“On the run from a lethal assassin, a wily con artist devises a scheme to hide out inside a small-town police station-but when the hitman turns up at the precinct, an unsuspecting rookie cop finds herself caught in the crosshairs.”
Director: Joe Carnahan
Writers: Kurt McLeod, Joe Carnahan, Mark Williams
Staring: Gerard Butler, Frank Grillo, Alexis Louder, Toby Huss
Release Date: September 17, 2021
The plot to Copshop is pretty straight forward. Teddy Murretto (Frank Grillo) is a slimy not-to-be trust con man. He is on the run from numerous people, including sarcastic hitman Bob Viddick (Gerald Butler). Murretto plans to hide out in a prison cell, but Viddick is resourceful in getting face-to-face with his target. The poor soul who is trapped in the middle of all this? Rookie officer Valerie Young (Alexis Louder). The trio collab and clash in truly violent ways, fitting for a straight shoot ‘em up flick.
Give credit where credit is due. Copshop knows exactly what it is, and it does not shy away from it. The action is fast and consistent, and the dialogue is simple and crisp. The actors are playing their characters to the nth degree and the bit characters are perfectly cliché.
While the two untrustworthy foes Muretto and Viddick get the majority of the screen time, the breakout performance in Copshop belongs to Alexis Louder, who plays the bad-ass, big-gun taunting, Valerie Young. Louder has the swagger needed to pull off this commando-esq type of persona. Louder is new but she is confident, and she is quick to smell bullshit. Louder also is physical as all hell. If you are looking for a Valerie Young stunt-double, it’ll be very difficult to find one.
Gerard Butler is gruff as Bob Viddick, and that is perfectly fine. Butler was at one point action star gold, but since the turn of the decade it has been a bit of a struggle for him. It is nice to see Butler get back to his roots here; the gravely voiced slow talking but quick-witted charismatic asshole. Butler as Viddick is his best work since Den Of Thieves (2018).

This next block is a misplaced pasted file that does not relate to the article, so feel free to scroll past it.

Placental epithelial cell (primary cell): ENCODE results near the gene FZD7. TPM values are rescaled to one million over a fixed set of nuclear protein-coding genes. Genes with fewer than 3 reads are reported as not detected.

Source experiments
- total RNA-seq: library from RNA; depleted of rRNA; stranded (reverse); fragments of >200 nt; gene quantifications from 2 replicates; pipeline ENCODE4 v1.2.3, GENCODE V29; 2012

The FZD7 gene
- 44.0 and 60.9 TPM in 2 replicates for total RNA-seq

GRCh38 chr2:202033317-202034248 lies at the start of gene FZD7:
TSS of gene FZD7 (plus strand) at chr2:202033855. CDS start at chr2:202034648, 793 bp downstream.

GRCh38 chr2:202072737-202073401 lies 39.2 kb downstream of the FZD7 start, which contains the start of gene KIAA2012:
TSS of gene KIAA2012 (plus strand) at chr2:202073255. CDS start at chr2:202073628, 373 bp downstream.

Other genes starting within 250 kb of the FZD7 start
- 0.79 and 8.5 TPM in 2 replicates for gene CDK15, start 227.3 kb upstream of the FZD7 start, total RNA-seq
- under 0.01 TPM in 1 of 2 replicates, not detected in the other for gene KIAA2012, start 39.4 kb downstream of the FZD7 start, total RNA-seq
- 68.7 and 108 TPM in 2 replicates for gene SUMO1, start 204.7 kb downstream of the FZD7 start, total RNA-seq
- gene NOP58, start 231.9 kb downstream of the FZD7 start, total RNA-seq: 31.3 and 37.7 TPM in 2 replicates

The actor that had the best time performing his part? That is easily Toby Huss, who has the pleasure of playing the wonky and psychopathic Anthony Lamb. Coming in about halfway through the movie, Lamb is a burst of bombastic air. Huss gets to act like his favorite serial killer and smile the entire way through it.
Frank Grillo is not one of the ear-mark worthy acting in Copshop, but he does have the best hair by far.
With all these main characters raising the entertainment bar, there is room for some bit characters to stand up. The doofy cop is righteously sweaty, and the straight-as-an-arrow cop is too perfectly sculpted. The head man (who is played by Chad L. Coleman, known for Cutty in The Wire) is loud, rude and tied just tight enough.
None of the characters in Copshop are safe. Anyone is liable to get their head blown off at any moment. Sure, the main characters aren’t going to die right away, but credit to writers Kurt McLeod, Joe Carnahan and Mark Williams for making their vulnerability just enough so that we always have to keep it in the back of our minds.
A viewer knows if they will like Copshop just from the opening font and style. If you see it and are questioning what you are watching, then maybe it isn’t for you. But if you see the distinct vibe, then you are in for a sweet ride. If I was in high school, I would be taunting Copshop as a must-see action indie type of movie. Now as an almost thirty-year old, I will still recommend Copshop to anyone who enjoys action and curse words. It bypasses the typical smut with better-than-expected performances and a dose of properly rationed snappy set pieces.
There is no mistake that Copshop could set up for a sequel at the end. There can be direct follow-up that immediately picks up where its original led-off, or a solo story with one of set characters is back stuck in a sticky situation.
Personally, I would sign up for that.
STANKO RATING: B (3.5/5 Stars)
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